Jessica Heygate
Mar 9, 2023

As China’s economy rebounds, ad spend flows overseas

Temu’s Super Bowl spot sent a strong signal of the global ambitions of Chinese firms and the far-reaching implications of the country opening back up, GroupM tells Campaign.

A screenshot from Temu's Super Bowl LVII campaign. (Photo credit: Temu)
A screenshot from Temu's Super Bowl LVII campaign. (Photo credit: Temu)

China’s economy is rebounding as the country emerges from three years of strict pandemic-related lockdowns, fueling a surge in consumer spending.

As China dismantled its zero-COVID policy and reopened its borders in January, economic forecasts swiftly rose. In February, the U.N. and International Monetary Fund raised expectations for China’s economy from 3% growth in 2022 to 5.2% in 2023. Major financial institutions including Morgan Stanley and Goldman Sachs have also lifted their estimates on China's economic growth and the subsequent bump to global GDP.

China’s advertising market is expected to roar back to 6.3% growth in 2023 following a 0.6% decline in ad revenue the prior year, according to GroupM’s December forecast.

In a new report, “China Spotlight 2023,” GroupM is advising its global clients to “seize the opportunity” early as Chinese consumers who have saved money during lockdown look for ways to spend it.

“[Chinese] people had money, but had no place, no time and [they] were not in the mood to spend it. But in these recent two months, consumer confidence is coming back. We need to take this time to tell our global brands to reconnect with Chinese consumers,” Zod Fang, head of GroupM Knowledge and Data Center at GroupM China, told Campaign.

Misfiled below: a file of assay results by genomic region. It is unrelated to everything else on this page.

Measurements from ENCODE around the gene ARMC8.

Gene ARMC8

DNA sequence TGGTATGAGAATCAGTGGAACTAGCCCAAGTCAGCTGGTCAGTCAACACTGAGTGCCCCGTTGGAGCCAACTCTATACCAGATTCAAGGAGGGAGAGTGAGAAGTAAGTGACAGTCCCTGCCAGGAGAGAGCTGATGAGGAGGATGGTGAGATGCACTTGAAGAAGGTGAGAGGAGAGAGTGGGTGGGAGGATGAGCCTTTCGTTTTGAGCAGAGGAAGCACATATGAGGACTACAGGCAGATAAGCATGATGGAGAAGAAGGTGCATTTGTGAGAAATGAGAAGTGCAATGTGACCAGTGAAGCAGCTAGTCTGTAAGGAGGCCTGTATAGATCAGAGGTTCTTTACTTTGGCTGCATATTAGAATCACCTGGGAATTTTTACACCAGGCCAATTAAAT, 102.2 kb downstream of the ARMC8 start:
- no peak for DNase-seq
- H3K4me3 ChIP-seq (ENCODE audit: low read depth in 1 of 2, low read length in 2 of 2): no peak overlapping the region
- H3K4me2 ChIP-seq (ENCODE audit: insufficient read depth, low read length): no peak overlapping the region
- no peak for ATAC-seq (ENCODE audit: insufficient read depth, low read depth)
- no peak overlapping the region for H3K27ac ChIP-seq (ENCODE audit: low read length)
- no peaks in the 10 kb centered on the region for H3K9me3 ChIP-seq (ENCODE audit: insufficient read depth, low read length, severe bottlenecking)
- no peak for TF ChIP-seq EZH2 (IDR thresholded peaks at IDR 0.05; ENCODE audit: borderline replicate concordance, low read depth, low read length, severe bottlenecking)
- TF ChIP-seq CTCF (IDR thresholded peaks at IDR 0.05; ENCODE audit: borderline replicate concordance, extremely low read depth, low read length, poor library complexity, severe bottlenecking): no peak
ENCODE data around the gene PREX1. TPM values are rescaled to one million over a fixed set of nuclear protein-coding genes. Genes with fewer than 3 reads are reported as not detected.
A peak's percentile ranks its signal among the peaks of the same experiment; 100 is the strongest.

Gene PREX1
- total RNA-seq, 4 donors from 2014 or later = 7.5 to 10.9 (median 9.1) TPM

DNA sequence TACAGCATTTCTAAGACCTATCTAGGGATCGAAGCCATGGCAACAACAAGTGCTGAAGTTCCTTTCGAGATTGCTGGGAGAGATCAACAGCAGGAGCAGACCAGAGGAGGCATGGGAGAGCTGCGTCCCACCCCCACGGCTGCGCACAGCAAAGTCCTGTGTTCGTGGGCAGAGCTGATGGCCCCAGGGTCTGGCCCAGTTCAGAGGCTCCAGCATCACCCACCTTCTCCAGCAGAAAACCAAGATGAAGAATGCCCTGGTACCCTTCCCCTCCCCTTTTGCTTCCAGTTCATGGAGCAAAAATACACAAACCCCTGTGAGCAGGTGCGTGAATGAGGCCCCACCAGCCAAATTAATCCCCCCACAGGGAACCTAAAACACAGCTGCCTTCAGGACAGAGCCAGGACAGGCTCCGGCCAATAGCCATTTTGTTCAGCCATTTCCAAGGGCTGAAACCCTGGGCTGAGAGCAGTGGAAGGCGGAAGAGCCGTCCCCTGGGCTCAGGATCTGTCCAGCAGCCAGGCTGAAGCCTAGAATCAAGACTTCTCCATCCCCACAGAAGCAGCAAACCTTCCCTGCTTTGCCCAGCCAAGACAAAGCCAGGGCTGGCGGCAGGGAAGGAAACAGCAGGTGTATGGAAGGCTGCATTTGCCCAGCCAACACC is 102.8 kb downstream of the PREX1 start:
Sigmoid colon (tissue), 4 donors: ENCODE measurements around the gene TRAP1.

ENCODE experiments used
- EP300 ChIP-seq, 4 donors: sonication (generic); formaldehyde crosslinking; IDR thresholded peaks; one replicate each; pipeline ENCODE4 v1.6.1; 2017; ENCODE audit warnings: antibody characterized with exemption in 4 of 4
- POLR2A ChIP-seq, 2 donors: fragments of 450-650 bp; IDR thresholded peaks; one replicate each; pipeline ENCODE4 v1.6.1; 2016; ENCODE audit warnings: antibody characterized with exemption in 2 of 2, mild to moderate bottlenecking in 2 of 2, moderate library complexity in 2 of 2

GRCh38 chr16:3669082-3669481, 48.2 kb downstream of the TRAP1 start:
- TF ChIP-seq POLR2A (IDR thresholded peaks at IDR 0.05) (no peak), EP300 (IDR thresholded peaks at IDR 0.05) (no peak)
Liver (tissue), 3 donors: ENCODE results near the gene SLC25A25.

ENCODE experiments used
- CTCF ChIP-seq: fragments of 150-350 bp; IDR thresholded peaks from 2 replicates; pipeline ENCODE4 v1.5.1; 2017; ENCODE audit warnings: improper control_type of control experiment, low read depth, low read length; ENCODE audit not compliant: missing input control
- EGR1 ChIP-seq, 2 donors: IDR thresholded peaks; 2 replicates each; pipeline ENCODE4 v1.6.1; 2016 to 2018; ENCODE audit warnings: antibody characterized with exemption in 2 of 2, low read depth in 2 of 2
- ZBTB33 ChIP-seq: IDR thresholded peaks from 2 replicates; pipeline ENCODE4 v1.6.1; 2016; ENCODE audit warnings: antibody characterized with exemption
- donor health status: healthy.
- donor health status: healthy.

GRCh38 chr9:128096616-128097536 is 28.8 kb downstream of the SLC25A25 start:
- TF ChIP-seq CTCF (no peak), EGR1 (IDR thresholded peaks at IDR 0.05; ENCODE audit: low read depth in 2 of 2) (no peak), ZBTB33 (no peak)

WPP’s media investment arm said it is witnessing more Chinese money flowing both domestically and overseas, particularly in e-commerce, media and entertainment, and big-ticket purchases such as automotive and luxury goods.

For example, auto sales reached 5.1 billion yuan (US$762 million) in December 2022, up 8.1% from December 2019, according to data from the National Bureau of Statistics. Meanwhile, exports of Chinese-manufactured electric vehicles have spiked to record levels in recent months.

In e-commerce, GroupM said it has witnessed a large influx of Chinese sellers on U.S. marketplaces like Amazon and Walmart, which relaxed its rules for third-party sellers last year, causing a flood of supply.

Increases in Chinese exports are being supported by overseas advertising, GroupM said. Temu’s Super Bowl debut (below) this year sent a strong signal of China’s growing interest in U.S. consumers. The U.S. shopping app is owned by Chinese e-commerce giant Pinduoduo.

“We certainly can't ignore the pace at which things are starting to pick up this year across both China and the U.S. and international markets, as Chinese manufacturers and companies advertise abroad,” said Kate Scott-Dawkins, GroupM's global president of business intelligence, who co-authored the report with Fang.

“I'm confident other markets may see more spending [from Chinese companies] soon,” added Fang.

China is the second-largest ad market behind the U.S. Together, the two countries accounted for 55.5% of global ad revenue in 2022, per GroupM’s estimates

Amid growth in consumer and business spending in China, geopolitical challenges related to the war in Ukraine and tensions between the U.S. and Chinese governments remain a concern and are continuing to impact the global economy, GroupM noted in its report.

It said a number of product categories including semiconductors, telecommunications and aerospace “will remain challenged” in 2023.

“[Geopolitics] is having an impact on everyone,” said Scott-Dawkins. “It's important to ensure that we're keeping an eye on the health of the market, the trends of the market, and that we're presenting all the available information we have with the caveat being that we're not consultants in this space of geopolitics.”

Campaign US

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